So we're back to erratic posting for a few weeks while I'm at Camp NaNoWriMo. It seemed a good idea at the time, as I was spending time writing anyway, why not channel that into one big project....

It's only when I start something like this, usually in November, that I realise how big a number 50,000 actually is, at least when you're trying to write that many words in a finite time.

Currently I'm at almost 4,000 words... yes, behind already! Yay!

So blogging is a little way down the writing priority list this month. I'll wake you up when September comes.

Monday, August 01, 2011

Monday review - The Potter Movie

I'm not sure I really need to review this, any more than I did Blade Runner last week. So I guess I'll keep it brief, because you already know whether you're going to watch it (and indeed probably have).

Lots of action, tons of magic effects, the plot does a bit of a wriggle, and almost everybody dies (at least, that's the way it seems at times).

I like a dark movie. I liked Part One because it was dark. Part Two, similarly so, in an epic last stand sort of a way - and who doesn't love an epic last stand?

If you've seen the previous couple of Potter movies, this will be a satisfying climax. If you haven't, then you'd be silly to go and watch a film with 'Part 2' in the title, wouldn't you?

From the perspective of a Christian viewer, it's full of witches and wizards, and if you go to see you'll burn in hell. Obviously I'm kidding, just threw that in to confuse the google stats. There is a resurrection motif, some afterlife stuff and the whole sacrificial love thingy that made Harry Harry, which have probably been discussed to better effect elsewhere.

So there you go, a pointless review. Maybe I should make that a feature?

Tuesday, July 26, 2011

Tuesday Tunes: Blade Runner

It must be said that no review of Blade Runner is complete without at least a passing mention of Vangelis and that awesome soundtrack.

And because I love this kind of music, especially for writing to, here's a special extra review for the soundtrack, which was also re-released in 2007, along with the Final Cut movie, in a 3-CD special edition.

Entitled Blade Runner Trilogy, the first CD is the same as the original soundtrack release, the second CD contains previously unreleased music from the movie, and the third CD is new music inspired by the movie.

Of the three, the first disc is still the best; from the fantastically spacey main title, to the chilled out sax of the love theme, to the cool end titles, the best known tracks are all here in full, along with some less well known gems. For me, the best trackshere are those which use smaples from the movie: Blush Response, with its samples about the Voight-Kampff machine, and Tears in Rain, Batty's last words, set to a suitably melancholy piece of music.

Disc two is the usual film score fair, atmospheric pieces with descriptive titles like At Mr Chew's and Deckard and Roy's Duel, but done in a Vangelis way, which is to say, pretty awesome.

Disc three, on the other hand... disc three is where things start to get odd. Good, but odd. Launch Approval and Mail from India are personal favourites for futuristic weirdness alone, but elsewhere the Blade Runner influence comes through in the music - Sweet Solitude has the same chilled sax sound as the original love theme, and Perfume Exotico has the same ethereal vocals as Rachel's Song. It could perhaps be seen as the soundtrack Vanelis would have made had the movie been shot in 2007 rather than just remixed.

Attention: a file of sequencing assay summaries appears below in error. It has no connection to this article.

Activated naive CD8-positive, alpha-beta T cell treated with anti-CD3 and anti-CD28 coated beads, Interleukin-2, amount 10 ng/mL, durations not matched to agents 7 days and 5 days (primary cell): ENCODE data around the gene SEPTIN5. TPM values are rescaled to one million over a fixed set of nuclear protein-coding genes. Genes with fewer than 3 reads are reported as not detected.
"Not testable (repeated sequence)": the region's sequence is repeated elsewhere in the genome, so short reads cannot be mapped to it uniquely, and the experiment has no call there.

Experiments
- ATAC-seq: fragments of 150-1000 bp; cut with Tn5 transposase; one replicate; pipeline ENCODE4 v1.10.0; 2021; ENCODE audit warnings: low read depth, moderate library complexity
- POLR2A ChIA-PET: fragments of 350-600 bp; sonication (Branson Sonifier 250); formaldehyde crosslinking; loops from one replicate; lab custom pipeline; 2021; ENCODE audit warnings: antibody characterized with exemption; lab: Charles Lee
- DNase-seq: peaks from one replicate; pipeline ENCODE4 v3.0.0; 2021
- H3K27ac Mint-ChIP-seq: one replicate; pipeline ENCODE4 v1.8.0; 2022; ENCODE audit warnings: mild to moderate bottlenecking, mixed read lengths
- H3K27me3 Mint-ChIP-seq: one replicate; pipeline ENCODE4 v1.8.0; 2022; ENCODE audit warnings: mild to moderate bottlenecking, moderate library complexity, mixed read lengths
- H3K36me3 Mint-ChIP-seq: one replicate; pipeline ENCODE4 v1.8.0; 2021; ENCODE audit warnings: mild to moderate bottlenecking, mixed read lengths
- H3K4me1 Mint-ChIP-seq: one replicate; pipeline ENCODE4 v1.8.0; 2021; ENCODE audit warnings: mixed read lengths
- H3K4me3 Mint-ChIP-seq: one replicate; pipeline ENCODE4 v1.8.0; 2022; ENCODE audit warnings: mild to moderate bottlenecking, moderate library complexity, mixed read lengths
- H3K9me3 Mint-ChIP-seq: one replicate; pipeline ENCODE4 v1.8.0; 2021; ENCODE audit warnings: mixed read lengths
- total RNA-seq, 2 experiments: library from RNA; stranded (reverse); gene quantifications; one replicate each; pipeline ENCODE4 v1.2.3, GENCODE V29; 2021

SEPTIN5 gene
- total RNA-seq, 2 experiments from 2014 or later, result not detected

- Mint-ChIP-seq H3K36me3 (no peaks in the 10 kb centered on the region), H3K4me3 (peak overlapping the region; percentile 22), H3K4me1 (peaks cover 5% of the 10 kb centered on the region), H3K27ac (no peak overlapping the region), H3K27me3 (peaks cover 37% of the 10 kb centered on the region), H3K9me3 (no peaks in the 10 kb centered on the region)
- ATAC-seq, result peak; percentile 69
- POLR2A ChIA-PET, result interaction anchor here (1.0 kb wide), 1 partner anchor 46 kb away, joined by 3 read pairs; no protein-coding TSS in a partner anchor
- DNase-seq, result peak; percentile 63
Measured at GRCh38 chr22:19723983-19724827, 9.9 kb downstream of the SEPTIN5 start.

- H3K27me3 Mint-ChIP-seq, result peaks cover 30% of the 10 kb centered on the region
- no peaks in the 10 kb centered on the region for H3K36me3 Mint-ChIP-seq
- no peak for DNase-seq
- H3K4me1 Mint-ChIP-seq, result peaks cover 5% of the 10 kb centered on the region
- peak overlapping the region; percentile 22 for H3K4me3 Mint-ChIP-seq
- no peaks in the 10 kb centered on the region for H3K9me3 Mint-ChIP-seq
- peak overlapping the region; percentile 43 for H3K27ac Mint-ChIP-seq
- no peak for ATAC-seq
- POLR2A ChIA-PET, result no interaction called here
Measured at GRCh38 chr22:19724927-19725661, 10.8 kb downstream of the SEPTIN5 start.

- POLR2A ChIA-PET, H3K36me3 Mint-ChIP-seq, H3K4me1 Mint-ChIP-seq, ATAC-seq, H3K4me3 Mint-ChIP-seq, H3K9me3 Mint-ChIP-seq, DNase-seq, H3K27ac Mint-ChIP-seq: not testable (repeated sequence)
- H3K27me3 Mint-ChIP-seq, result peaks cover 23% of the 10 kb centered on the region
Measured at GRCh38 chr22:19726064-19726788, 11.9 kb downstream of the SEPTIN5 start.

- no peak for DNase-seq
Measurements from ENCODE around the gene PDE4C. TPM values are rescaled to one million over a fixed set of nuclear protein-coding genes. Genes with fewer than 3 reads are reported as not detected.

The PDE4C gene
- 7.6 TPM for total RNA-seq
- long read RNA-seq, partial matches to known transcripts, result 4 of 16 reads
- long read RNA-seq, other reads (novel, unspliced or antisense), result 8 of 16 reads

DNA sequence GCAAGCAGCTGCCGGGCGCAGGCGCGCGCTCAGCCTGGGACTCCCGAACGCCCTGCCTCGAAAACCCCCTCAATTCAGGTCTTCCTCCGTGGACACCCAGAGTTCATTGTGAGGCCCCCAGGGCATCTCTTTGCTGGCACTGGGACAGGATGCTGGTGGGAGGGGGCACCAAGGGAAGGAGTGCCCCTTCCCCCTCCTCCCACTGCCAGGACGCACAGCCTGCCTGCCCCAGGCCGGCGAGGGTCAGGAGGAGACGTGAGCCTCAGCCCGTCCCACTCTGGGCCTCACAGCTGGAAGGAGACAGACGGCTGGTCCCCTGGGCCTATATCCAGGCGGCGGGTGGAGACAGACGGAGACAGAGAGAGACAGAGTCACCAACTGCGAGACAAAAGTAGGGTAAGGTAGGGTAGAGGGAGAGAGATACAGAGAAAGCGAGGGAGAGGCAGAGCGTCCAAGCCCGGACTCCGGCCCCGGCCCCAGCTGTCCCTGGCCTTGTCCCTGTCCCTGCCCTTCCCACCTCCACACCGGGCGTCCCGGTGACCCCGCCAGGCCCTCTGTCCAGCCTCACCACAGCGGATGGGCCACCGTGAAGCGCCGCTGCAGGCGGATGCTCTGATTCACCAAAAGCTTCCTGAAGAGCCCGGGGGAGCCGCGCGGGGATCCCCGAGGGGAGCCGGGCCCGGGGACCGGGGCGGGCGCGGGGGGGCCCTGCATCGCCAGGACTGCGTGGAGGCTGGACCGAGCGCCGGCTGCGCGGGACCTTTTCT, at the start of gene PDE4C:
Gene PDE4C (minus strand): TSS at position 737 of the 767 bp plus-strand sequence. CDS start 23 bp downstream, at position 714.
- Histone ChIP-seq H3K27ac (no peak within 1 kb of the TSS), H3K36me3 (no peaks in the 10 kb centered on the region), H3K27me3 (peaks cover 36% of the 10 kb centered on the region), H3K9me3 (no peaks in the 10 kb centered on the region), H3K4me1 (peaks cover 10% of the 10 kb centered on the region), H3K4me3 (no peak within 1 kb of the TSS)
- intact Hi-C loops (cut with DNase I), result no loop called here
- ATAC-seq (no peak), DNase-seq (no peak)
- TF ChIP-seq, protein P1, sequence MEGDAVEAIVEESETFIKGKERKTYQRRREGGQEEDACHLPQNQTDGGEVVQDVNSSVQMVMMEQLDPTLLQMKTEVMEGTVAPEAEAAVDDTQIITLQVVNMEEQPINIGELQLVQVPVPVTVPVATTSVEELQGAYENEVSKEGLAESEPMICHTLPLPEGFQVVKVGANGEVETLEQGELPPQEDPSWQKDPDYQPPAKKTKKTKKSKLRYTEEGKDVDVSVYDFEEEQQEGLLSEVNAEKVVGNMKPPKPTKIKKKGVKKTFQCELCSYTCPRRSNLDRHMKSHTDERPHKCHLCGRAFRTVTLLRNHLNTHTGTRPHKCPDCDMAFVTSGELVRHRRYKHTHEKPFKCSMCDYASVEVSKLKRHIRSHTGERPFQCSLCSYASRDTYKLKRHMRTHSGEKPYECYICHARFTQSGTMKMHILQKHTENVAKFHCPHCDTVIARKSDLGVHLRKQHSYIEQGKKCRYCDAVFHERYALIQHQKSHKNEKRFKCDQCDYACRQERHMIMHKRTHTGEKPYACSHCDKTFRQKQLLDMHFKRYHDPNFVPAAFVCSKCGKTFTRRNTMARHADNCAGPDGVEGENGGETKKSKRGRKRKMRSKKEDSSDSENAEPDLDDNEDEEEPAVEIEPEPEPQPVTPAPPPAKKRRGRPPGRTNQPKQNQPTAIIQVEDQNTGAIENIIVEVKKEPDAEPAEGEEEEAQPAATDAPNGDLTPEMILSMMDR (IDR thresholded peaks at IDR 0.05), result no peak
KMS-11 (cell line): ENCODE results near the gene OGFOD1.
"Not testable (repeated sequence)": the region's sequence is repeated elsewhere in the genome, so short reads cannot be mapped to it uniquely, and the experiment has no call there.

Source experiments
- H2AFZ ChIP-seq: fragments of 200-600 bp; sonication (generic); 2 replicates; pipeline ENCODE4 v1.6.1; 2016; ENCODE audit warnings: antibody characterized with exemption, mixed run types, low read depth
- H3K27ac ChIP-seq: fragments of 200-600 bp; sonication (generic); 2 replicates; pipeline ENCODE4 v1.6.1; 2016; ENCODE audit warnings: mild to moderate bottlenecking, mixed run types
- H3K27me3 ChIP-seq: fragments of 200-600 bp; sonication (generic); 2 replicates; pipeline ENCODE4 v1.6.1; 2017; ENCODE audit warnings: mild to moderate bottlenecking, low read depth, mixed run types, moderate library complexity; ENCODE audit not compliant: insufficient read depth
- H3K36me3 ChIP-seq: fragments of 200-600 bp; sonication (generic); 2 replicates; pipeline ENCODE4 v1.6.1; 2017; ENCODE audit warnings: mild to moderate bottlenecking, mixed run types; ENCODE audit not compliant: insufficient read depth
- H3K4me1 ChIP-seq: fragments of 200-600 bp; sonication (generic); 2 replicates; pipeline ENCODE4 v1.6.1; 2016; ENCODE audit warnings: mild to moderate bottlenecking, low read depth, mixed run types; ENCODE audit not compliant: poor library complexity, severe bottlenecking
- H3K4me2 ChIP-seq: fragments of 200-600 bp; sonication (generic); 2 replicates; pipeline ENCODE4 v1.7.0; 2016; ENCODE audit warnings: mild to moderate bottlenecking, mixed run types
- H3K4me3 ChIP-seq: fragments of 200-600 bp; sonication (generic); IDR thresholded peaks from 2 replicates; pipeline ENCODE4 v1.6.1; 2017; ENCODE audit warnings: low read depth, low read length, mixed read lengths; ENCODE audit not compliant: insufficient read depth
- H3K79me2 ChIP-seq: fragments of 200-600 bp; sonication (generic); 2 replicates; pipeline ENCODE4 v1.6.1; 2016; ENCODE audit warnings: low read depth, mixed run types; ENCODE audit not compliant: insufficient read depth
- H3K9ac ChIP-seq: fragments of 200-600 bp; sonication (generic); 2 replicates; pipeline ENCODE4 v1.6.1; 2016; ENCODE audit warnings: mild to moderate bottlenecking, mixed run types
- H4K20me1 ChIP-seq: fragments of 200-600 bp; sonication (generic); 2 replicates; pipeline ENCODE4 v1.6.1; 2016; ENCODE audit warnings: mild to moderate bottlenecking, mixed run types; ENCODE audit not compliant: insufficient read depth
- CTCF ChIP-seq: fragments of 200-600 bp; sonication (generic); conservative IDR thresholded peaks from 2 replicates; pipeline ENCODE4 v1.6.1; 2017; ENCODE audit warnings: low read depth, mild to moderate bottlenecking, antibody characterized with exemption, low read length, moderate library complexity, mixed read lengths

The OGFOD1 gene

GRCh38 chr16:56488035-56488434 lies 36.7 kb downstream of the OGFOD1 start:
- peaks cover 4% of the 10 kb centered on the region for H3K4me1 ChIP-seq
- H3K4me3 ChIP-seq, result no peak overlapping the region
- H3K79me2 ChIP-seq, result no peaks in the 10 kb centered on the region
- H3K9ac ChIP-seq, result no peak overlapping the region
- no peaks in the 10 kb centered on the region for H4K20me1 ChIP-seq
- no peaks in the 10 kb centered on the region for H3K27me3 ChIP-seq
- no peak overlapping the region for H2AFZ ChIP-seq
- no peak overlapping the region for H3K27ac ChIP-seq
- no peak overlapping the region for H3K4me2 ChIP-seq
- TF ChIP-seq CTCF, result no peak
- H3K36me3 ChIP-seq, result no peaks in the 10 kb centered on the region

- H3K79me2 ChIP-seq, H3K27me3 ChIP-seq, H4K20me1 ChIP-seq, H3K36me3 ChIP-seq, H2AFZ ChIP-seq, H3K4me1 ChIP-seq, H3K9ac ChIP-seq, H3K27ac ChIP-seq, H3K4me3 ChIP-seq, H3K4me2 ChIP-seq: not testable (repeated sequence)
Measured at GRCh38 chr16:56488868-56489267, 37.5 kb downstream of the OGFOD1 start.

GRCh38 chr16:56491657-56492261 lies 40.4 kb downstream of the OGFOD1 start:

For fans of sci-fi music, movie soundtracks, Vangelis, or ambient electronica in general, it's a worthwhile investment.

And for your sci-fi song of the week, you will of course be enjoying the main theme from Ghostbusters.

Monday, July 25, 2011

Monday Review: Blade Runner

So, I just watched the Final Cut of Blade Runner. I don’t suppose there is really any need to review it properly, it is, after all, a classic science fiction movie.

I could join the debate about whether it’s a great movie, or just an over-hyped one, but even that is a bit redundant, because any film fan or science fiction fan really should watch the thing and make their own mind up.

Personally, well, the visuals are great – the imagining and visualisation of the dystopian world, the flying cars (that by rights we should have by now) whose strings are no longer visible on the latest remix, the constant rain…. Not quite sure why rain is so inherently dystopian, but then I’m English.

The thing is, if I didn’t know there was this mystery subtext about Deckard, I don’t think I would have spotted it, the whole origami thing being a bit too small and obscure, at least first time round. That said, the ambiguous ending of the Final Cut is better than the fluffy Hollywood ending version; the tone of Blade Runner doesn’t lend itself to a happy ending.

I’m not sure if it’s ironic or intended, but the only character that really sticks in the mind after watching is Roy Batty, as played by Rutger Hauer. That’s not to say the Harrison Ford, or Sean Young are in any way bad, but Roy’s change from angry, violent replicant-on-a-mission, to abandoned son confronting his father, to the final acceptance of his own death, is the definite stand-out.

Ah yes, the violence. There’s a lot of it in this version, I don’t remember wincing quite so much when I’ve seen earlier cuts. But this is not a happy film; not one you can switch your brain off for a couple of hours and relax with. There is a lot in Blade Runner (some of which I may revisit later) but a lot of it requires thought, and none of it is especially happy.

Perfect for a Monday review then.

Friday, July 22, 2011

So long, and thanks....

So there it was. Thirty years and 134 missions, and the Space Shuttle era has officially ended.